Gary Illyes from Google posted on Google+ that he has observed many large sites lose massive amounts of their pages in the Google index for misuse of 403 status codes in situations where they should be opting for 503s.
“We've seen huge sites lose load of their pages from our index because they were serving them with a 403 status code instead of a 503.”
A 403 status code will quickly remove content from the search engine giant's index. A 403 means a forbidden code:
“The server understood the request, but is refusing to fulfill it. Authorization will not help and the request SHOULD NOT be repeated. If the request method was not HEAD and the server wishes to make public why the request has not been fulfilled, it SHOULD describe the reason for the refusal in the entity. If the server does not wish to make this information available to the client, the status code 404 (Not Found) can be used instead.”
Though a 503 status code is temporary rather than permanent and it usually does not stand for immediate removal from the Google index, it is a Service Unavailable code:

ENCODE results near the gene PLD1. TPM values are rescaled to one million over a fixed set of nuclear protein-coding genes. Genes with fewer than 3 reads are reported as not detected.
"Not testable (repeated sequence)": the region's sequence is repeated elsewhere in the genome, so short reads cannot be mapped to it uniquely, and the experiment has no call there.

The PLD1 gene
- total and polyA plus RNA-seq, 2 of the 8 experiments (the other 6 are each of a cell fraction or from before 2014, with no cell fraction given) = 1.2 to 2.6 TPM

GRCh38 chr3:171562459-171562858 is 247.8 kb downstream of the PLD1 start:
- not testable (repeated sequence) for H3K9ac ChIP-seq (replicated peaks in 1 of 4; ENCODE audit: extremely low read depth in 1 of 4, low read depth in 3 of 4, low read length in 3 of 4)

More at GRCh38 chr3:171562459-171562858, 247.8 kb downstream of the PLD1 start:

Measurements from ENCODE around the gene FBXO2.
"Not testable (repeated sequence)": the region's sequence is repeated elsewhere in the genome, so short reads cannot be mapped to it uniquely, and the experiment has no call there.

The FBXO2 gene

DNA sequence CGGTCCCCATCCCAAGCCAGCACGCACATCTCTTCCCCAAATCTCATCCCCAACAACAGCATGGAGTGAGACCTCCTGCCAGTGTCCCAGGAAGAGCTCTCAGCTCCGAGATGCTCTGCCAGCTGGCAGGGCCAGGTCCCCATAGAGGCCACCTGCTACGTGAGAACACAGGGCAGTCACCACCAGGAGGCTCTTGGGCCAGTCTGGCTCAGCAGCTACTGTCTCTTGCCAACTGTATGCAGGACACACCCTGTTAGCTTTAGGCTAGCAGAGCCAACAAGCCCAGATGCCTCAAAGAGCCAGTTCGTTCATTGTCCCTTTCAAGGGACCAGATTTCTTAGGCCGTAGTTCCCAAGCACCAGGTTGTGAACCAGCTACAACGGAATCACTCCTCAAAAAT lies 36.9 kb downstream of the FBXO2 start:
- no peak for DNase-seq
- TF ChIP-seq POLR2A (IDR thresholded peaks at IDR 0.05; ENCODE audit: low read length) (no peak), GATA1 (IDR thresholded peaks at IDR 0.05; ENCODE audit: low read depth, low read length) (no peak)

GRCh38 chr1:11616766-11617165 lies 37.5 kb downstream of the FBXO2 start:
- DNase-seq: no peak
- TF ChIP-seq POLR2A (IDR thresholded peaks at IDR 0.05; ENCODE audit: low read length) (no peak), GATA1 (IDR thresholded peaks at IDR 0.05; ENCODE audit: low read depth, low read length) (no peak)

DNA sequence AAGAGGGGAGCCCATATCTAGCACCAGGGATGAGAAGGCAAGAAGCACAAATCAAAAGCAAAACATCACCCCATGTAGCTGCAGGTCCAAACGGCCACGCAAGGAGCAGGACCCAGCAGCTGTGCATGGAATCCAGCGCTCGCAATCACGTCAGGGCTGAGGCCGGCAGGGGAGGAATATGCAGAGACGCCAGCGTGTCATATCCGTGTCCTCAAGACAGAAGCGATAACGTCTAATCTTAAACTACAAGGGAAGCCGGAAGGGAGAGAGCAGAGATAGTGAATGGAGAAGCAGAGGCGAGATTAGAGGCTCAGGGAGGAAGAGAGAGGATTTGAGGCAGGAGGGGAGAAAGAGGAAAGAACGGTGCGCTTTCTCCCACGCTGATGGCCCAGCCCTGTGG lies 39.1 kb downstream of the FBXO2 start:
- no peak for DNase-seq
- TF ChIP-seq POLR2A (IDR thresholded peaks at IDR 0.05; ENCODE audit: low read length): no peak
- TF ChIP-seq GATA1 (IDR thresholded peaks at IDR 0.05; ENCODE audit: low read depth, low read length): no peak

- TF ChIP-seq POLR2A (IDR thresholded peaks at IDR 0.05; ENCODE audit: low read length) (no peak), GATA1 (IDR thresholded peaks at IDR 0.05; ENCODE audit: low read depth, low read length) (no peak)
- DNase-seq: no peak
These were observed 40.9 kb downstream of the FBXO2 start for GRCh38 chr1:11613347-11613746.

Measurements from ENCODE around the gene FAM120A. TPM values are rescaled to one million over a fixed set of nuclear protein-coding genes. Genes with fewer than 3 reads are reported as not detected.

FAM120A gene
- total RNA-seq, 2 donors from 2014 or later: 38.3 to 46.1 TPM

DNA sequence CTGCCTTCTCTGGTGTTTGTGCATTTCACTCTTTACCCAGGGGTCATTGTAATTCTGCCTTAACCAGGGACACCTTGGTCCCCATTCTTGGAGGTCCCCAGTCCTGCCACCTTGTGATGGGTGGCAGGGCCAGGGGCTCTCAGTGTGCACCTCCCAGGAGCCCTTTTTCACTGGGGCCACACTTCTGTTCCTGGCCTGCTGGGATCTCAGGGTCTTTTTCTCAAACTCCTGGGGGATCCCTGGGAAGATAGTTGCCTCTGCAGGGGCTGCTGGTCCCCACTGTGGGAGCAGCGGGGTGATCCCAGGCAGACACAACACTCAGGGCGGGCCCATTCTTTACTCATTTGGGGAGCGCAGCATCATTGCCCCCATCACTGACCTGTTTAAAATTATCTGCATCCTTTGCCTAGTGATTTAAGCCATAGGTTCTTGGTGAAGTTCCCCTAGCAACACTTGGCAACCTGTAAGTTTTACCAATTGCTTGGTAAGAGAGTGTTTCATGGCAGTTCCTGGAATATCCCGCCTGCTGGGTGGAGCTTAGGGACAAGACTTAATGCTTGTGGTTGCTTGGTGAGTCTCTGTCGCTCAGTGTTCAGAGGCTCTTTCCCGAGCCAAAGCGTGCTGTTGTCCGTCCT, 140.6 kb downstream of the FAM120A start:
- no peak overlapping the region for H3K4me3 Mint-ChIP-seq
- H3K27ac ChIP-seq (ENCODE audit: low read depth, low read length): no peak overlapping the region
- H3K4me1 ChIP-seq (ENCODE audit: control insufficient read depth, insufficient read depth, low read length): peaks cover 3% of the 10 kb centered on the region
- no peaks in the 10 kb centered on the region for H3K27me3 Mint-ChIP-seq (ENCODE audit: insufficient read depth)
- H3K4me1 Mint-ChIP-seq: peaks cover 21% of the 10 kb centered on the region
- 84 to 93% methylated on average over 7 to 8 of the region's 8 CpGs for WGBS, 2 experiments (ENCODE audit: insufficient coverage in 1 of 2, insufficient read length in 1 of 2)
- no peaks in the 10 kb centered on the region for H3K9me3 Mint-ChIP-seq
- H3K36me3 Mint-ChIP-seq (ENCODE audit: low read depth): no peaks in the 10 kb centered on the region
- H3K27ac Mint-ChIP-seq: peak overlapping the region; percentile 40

“The server is currently unable to handle the request due to a temporary overloading or maintenance of the server. The implication is that this is a temporary condition which will be alleviated after some delay. If known, the length of the delay MAY be indicated in a Retry-After header. If no Retry-After is given, the client SHOULD handle the response as it would for a 500 response.”
Users should therefore be careful about making errors regarding their server status code as this can seriously impact Google traffic. Unless they want to try the 418 status code, they should cease and desist from this.Misuse of 403 Status Codes Costs Sites Loads of Pages: Google!,